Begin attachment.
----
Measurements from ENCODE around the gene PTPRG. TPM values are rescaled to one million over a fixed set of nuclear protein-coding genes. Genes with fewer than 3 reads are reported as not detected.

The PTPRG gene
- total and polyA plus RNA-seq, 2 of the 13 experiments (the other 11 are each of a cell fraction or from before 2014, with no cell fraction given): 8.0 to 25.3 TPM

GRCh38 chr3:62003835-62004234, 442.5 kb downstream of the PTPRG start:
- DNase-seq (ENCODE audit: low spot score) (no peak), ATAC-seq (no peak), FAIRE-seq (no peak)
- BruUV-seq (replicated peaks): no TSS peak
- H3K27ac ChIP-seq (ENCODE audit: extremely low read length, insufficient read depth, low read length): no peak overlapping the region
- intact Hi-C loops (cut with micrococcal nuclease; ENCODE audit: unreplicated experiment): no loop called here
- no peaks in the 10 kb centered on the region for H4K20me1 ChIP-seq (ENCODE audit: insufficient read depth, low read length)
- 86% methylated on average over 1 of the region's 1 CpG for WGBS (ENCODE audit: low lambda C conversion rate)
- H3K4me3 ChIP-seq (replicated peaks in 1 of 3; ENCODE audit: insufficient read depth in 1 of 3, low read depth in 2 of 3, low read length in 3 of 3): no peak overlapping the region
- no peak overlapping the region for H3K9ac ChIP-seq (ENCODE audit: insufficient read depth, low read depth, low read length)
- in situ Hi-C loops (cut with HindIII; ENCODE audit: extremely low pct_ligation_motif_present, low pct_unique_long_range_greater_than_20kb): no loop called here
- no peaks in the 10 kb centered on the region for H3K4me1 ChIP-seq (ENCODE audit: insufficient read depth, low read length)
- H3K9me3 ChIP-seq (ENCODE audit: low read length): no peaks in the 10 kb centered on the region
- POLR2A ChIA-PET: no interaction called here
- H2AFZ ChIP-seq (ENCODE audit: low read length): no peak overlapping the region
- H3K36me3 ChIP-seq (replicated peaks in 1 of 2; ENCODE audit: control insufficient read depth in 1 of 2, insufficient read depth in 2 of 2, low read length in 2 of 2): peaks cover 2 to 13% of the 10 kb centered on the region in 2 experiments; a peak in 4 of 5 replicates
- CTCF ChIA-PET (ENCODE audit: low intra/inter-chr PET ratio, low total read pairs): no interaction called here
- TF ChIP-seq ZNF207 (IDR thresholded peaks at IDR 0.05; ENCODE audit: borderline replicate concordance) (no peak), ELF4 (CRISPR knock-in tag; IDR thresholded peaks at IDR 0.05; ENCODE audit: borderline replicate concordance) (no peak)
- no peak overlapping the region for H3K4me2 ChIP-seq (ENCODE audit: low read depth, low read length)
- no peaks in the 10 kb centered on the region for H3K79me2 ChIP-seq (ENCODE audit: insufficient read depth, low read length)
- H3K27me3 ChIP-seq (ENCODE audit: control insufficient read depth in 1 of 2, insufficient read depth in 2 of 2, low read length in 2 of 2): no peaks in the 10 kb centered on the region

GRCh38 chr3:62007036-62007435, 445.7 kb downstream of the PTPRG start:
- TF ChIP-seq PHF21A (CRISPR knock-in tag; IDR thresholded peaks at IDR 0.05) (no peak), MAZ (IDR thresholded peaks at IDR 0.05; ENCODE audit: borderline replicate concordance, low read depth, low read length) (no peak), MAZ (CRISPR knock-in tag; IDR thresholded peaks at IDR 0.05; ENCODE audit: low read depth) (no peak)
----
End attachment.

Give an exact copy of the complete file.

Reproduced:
Measurements from ENCODE around the gene PTPRG. TPM values are rescaled to one million over a fixed set of nuclear protein-coding genes. Genes with fewer than 3 reads are reported as not detected.

The PTPRG gene
- total and polyA plus RNA-seq, 2 of the 13 experiments (the other 11 are each of a cell fraction or from before 2014, with no cell fraction given): 8.0 to 25.3 TPM

GRCh38 chr3:62003835-62004234, 442.5 kb downstream of the PTPRG start:
- DNase-seq (ENCODE audit: low spot score) (no peak), ATAC-seq (no peak), FAIRE-seq (no peak)
- BruUV-seq (replicated peaks): no TSS peak
- H3K27ac ChIP-seq (ENCODE audit: extremely low read length, insufficient read depth, low read length): no peak overlapping the region
- intact Hi-C loops (cut with micrococcal nuclease; ENCODE audit: unreplicated experiment): no loop called here
- no peaks in the 10 kb centered on the region for H4K20me1 ChIP-seq (ENCODE audit: insufficient read depth, low read length)
- 86% methylated on average over 1 of the region's 1 CpG for WGBS (ENCODE audit: low lambda C conversion rate)
- H3K4me3 ChIP-seq (replicated peaks in 1 of 3; ENCODE audit: insufficient read depth in 1 of 3, low read depth in 2 of 3, low read length in 3 of 3): no peak overlapping the region
- no peak overlapping the region for H3K9ac ChIP-seq (ENCODE audit: insufficient read depth, low read depth, low read length)
- in situ Hi-C loops (cut with HindIII; ENCODE audit: extremely low pct_ligation_motif_present, low pct_unique_long_range_greater_than_20kb): no loop called here
- no peaks in the 10 kb centered on the region for H3K4me1 ChIP-seq (ENCODE audit: insufficient read depth, low read length)
- H3K9me3 ChIP-seq (ENCODE audit: low read length): no peaks in the 10 kb centered on the region
- POLR2A ChIA-PET: no interaction called here
- H2AFZ ChIP-seq (ENCODE audit: low read length): no peak overlapping the region
- H3K36me3 ChIP-seq (replicated peaks in 1 of 2; ENCODE audit: control insufficient read depth in 1 of 2, insufficient read depth in 2 of 2, low read length in 2 of 2): peaks cover 2 to 13% of the 10 kb centered on the region in 2 experiments; a peak in 4 of 5 replicates
- CTCF ChIA-PET (ENCODE audit: low intra/inter-chr PET ratio, low total read pairs): no interaction called here
- TF ChIP-seq ZNF207 (IDR thresholded peaks at IDR 0.05; ENCODE audit: borderline replicate concordance) (no peak), ELF4 (CRISPR knock-in tag; IDR thresholded peaks at IDR 0.05; ENCODE audit: borderline replicate concordance) (no peak)
- no peak overlapping the region for H3K4me2 ChIP-seq (ENCODE audit: low read depth, low read length)
- no peaks in the 10 kb centered on the region for H3K79me2 ChIP-seq (ENCODE audit: insufficient read depth, low read length)
- H3K27me3 ChIP-seq (ENCODE audit: control insufficient read depth in 1 of 2, insufficient read depth in 2 of 2, low read length in 2 of 2): no peaks in the 10 kb centered on the region

GRCh38 chr3:62007036-62007435, 445.7 kb downstream of the PTPRG start:
- TF ChIP-seq PHF21A (CRISPR knock-in tag; IDR thresholded peaks at IDR 0.05) (no peak), MAZ (IDR thresholded peaks at IDR 0.05; ENCODE audit: borderline replicate concordance, low read depth, low read length) (no peak), MAZ (CRISPR knock-in tag; IDR thresholded peaks at IDR 0.05; ENCODE audit: low read depth) (no peak)